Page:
Icelandic horses & Denmark

Working in Denmark with Icelandic horses


Interview with Denise Borst:

UNDRA: Dear Denise, thank you for your time! Would you like to introduce yourself?
Denise: Hello, my name is Denise Borst and I am 25 years old. I am from Hamburg, but I have been living in Denmark for 5 years now. I am IPZV Trainer C and young horse trainer.

UNDRA: When and why did you come to Denmark and how have you spent the time so far?
Denise: I came to Denmark for the first time in the summer of 2016 to work at Teland. I stayed there until summer of 2019.
I then moved to Aalborg with my fiancé and worked there for 2 years part-time with horses and the rest of the time in an online shop.
Last year, my partner and I bought our own house with stables and paddocks here in Denmark where we now have our own horses and I also work a few training horses.

UNDRA: How did you find out about Teland and how did you get in touch?
Denise: A friend of mine asked me if I could help out at Teland for a few weeks, as she also worked there during that time. Since I had just finished High School and wanted to work with horses for a year, I said yes. After 6 weeks at Teland, Steffi and Rune Svendsen asked me if I would like to stay longer or come back again. In October 2016 I returned to Teland and stayed until 2019.


UNDRA: How was working with Icelandic horses in northern Denmark and how did your everyday life look like?
Denise: I never worked with horses professionally before I started working at Teland. Therefore, it was a whole new experience for me. It was tough in the beginning because you are outside all day doing physical activity. The work mainly consisted of stable work, checking on horses on the paddocks and young horse/foal work. Since the beginning of 2017, I started to warm up the horses for Steffi – and learned a lot during this time. After that I rode more and more horses on my own until I did nothing else than training horses during the day.

UNDRA: What influenced you the most in terms of riding and working in Denmark? Has your riding style or philosophy changed?
Denise: I was mostly influenced by riding forward and not concentrating too much on “mistakes”. It starts with the young horse training, in which it is most important that the young horse does not get bored, but always stays motivated and has fun at work. A short workout is better than a too long one. I have also become even more aware of that horses usually have no idea what exactly they are doing wrong during the training. Therefore, usually the best way is not to focus on the mistake all the time, but rather to ignore it and ride “through”/”over” it.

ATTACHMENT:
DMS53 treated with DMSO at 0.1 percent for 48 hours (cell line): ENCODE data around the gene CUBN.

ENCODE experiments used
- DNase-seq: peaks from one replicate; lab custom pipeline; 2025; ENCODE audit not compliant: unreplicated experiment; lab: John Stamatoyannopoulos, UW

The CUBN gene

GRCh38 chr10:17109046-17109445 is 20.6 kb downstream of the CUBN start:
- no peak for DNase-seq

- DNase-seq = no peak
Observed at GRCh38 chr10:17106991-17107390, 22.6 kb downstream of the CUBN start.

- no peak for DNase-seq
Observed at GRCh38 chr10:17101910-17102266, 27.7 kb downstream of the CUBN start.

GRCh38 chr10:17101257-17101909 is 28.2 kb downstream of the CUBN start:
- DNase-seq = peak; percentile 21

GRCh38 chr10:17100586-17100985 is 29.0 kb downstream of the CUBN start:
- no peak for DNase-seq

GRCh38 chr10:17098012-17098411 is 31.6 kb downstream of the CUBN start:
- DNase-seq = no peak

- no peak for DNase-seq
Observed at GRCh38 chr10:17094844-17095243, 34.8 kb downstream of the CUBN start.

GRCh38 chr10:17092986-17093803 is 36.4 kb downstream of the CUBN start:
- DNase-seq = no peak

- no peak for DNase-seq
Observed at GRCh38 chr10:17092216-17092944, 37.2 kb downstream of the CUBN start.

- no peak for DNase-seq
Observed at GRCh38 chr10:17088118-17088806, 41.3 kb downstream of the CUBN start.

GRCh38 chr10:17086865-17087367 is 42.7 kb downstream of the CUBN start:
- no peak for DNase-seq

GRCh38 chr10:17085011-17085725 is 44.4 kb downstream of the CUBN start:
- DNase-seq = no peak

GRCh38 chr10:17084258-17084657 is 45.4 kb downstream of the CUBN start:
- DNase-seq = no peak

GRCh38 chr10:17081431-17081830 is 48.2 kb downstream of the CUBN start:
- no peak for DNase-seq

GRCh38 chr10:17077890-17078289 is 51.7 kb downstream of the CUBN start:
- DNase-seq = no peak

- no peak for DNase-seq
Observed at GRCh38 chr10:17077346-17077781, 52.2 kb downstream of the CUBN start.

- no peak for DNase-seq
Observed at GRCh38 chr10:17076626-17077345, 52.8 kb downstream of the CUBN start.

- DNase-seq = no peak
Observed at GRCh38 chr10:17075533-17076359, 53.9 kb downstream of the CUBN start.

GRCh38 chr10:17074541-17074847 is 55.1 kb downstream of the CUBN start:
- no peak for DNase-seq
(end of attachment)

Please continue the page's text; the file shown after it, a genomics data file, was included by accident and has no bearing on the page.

My riding style has of course changed a lot since I arrived at Teland as a hobby rider. I’ve learned a lot about my seat and technique, especially due to riding so many different horses.
Generally, riding in Denmark is characterized by riding forward and, of course, dressage work.


UNDRA: Now that you have moved to Denmark completely and built up your own farm – what fascinates you about Denmark?
Denise: It is difficult to describe it, but for me the feeling in Denmark is different than in Germany. Everything is much more relaxed here, which contributes to Denmark being one of the happiest countries in the world. The people are friendly and open-mined. Of course, one of the main reasons why I stayed in Denmark after leaving Teland was that I met my fiancé, who is Danish.

UNDRA: What advice would you give to those who are considering to work with Icelandic horses in Denmark?
Denise: In Denmark there are very good and large training stables that are always looking for working people and you can really learn a lot there. But one thing is important: that you don’t expect to be put on 20 horses right on the first day. The trainers have the responsibility to ensure that the horses are always trained well and properly, so they first need to see what you can “offer” and what your attitude towards the work is. For all farm owners it is important that stable work is also done and all the little things that go with working around horses and farms. This usually means that you have to work your way up and rarely get anything for free in this job. But after all: diligence and good work pay off!


UNDRA: Thank you very much, dear Denise, for these insights and your time!


Images: Denise Borst

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